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Essay: Milwaukeeans Aren't Winter Storm Wimps

Dave Reid, Flickr

You’d think the residents of Wisconsin’s north woods, who are used to copious snowfall, might look with some amusement at our relatively modest snow depth. Not so, says Lake Effect essayist George Berdes:

Up here in the woods we pretty much take snowstorms for granted.

Oh sure, we cuss, sweat, and fret as we struggle with shovels and snow blowers in digging ourselves out of white caves. But then, in a periodic bravado, and with our big city cousins in mind, we strut the thought those urban folks don’t even come close to matching us when it comes to snow.

Yes, it’s good to be a survivor, a doer of hard challenges. We up-northers deserve to snap our suspenders over whittling down a big pile of snow. But I believe it’s a mistake to regard our big city friends as wimps when mean winter storms hammer places like Milwaukee or Chicago.

I base my plea on the experience of having been in Milwaukee during that fateful period last February when a rip-snorter of a storm dumped 12-plus inches of snow and then whipped it into wind-driven, swirling dunes that paralyzed the city.

It’s an amazing thing to see a busy-dizzy city come to a cold stop. It was so bad that city buses were pulled off the streets early. Schools were already closed in anticipation. Stores and offices quickly followed suite, shutting their doors early. People by the thousands began the long and dangerous trek home on clogged icy streets and expressways that were anything but express.

Out of the sprawl and amid its towering office buildings, symbols emerge from the driven snow. What they say silently and without boasting is, “Hey, you guys up in the woods, we’re just as tough as you.”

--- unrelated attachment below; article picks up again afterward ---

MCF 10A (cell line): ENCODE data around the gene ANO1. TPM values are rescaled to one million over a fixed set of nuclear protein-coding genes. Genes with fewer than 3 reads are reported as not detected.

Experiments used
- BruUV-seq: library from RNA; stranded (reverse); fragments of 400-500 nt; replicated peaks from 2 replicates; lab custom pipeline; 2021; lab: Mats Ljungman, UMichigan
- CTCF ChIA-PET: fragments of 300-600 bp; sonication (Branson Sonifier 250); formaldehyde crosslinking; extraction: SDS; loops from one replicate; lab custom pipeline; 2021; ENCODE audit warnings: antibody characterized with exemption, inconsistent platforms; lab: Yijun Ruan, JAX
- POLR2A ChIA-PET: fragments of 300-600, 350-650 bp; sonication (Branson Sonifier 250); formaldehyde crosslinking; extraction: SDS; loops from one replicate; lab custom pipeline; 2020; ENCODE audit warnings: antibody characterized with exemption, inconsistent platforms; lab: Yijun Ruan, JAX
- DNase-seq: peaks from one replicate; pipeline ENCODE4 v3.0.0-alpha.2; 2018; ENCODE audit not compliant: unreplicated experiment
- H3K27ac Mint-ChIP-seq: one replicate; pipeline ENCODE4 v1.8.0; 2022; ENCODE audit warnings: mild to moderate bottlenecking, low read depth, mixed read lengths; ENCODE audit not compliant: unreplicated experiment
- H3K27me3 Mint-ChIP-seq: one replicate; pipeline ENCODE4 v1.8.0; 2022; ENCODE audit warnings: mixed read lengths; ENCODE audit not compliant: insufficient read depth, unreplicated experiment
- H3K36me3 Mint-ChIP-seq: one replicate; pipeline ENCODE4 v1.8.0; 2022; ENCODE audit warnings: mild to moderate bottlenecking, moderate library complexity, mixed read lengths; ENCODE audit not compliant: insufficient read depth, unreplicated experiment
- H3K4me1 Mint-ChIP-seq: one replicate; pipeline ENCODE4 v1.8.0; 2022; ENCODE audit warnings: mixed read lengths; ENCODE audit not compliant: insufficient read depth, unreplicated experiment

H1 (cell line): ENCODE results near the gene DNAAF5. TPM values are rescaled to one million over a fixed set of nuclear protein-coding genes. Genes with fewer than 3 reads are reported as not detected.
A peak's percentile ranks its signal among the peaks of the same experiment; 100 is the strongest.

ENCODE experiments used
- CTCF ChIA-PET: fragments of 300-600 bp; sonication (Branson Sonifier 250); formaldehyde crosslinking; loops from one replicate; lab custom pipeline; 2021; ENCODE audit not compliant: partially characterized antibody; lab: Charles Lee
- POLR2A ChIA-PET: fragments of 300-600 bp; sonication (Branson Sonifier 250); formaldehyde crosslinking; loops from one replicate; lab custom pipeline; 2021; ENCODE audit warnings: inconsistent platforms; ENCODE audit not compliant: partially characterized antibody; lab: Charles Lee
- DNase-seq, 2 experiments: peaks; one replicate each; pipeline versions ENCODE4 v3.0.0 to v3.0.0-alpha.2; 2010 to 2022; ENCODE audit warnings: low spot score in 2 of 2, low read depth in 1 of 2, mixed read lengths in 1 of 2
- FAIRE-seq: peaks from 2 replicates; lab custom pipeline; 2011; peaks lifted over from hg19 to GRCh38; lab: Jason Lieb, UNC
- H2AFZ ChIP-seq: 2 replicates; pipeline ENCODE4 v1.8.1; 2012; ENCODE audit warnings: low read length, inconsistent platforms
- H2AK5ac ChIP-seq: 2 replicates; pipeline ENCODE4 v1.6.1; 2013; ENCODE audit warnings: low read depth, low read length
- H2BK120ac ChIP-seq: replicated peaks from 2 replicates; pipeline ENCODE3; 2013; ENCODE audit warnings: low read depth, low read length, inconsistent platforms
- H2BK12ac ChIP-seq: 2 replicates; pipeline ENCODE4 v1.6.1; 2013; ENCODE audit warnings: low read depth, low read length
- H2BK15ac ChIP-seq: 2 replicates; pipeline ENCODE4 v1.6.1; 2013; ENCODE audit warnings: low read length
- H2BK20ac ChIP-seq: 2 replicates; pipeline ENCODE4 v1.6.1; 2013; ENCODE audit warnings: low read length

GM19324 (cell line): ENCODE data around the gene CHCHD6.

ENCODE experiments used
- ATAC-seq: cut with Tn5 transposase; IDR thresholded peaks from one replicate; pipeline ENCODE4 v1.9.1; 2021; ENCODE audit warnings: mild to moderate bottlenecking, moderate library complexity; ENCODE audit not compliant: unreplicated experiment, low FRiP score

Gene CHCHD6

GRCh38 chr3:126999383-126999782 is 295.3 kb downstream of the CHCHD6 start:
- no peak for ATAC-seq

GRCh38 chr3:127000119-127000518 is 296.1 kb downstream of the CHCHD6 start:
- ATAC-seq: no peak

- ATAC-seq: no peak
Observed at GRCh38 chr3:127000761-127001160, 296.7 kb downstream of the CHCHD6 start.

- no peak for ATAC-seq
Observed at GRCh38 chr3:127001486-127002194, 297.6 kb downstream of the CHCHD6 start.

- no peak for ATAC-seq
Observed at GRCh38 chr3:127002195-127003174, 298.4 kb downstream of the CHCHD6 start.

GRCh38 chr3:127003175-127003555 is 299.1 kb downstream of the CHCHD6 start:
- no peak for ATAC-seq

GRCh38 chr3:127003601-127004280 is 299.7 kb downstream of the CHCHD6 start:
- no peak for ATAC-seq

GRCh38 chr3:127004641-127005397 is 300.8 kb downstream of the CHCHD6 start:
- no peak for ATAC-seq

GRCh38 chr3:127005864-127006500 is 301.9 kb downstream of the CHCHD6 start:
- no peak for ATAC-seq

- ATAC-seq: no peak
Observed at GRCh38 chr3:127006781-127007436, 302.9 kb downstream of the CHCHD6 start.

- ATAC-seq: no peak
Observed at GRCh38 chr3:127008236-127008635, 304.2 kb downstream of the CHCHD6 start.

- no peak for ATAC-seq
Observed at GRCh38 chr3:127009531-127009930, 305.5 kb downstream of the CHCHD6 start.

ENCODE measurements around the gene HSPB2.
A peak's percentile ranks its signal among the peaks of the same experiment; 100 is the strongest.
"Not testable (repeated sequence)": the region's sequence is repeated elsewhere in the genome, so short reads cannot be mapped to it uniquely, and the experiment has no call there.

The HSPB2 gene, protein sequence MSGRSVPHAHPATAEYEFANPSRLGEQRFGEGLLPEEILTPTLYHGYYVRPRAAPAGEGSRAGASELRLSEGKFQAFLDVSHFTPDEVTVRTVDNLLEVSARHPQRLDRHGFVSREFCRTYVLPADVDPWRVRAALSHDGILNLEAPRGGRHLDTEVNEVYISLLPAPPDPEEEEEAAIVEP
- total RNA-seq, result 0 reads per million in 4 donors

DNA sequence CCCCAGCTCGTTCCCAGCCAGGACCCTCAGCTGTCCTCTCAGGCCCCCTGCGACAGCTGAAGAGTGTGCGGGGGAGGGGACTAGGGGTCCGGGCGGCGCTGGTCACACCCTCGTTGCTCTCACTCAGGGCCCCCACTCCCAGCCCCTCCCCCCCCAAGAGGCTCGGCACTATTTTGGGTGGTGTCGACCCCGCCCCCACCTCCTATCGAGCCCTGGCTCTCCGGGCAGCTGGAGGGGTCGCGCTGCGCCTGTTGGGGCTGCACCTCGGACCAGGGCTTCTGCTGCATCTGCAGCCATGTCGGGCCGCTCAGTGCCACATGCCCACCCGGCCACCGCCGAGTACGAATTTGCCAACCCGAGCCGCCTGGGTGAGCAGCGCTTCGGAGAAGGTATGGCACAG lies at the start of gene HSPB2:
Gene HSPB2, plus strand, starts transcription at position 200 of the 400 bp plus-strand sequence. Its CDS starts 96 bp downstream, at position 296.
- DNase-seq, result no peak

That fact was embodied in one small but gigantic example I witnessed about noon on the storm’s second day at an intersection on the northern edge of downtown. I had ventured out to a nearby grocery. To get there I had to climb/slush through/maneuver mounds of snow unavoidably pushed into those crossing points by plows making the roads safer for cars but far more challenging for walkers.

As I approached that virtually impassable crosswalk I came on a young woman standing at the edge of a towering pile of snow trying to decide how best to confront it, to get to the other side. However, she brought with her an even greater obstacle that doubled the challenge.

She was a youngish, small woman, early 20’s, I’d guess and no more than 5 feet tall. However, her body was twisted and gnarled by some unknown disease or accident. She carried a cane. I stood silently a few feet behind her ready to help if needed, but hesitant to intrude on her dignity and gutsy independence.

She started by putting one foot forward into the deep slush, nearly to the top of her boots. She used the cane to probe the target of her next step. Wavering as much by fear than wind, she made the second step - tottered - and then, ever so slowly, the next step that finally put her on the roadway. I heaved a sigh of relief and followed.

After we were both out of the snowy morass she stopped and pondered her next move. It was then she peered back at me and uttered what was assuredly the prize-winning understatement of the year: “Not easy walking out here.”

What that brave young handicapped but determined urban citizen of Milwaukee proved so forcefully is that we folks up here in the woods have nothing over our big city cousins when it comes to confronting snowstorms.

One thing for sure, winter snowstorms are not for wimps.

Essayist George Berdes spends part of the year in temperate climes of Milwaukee and the warmer months in the northwoods. Many of his essays originally ran in a weekly series on WXPR in Rhinelander, and are now at his blog, East of Eagle River.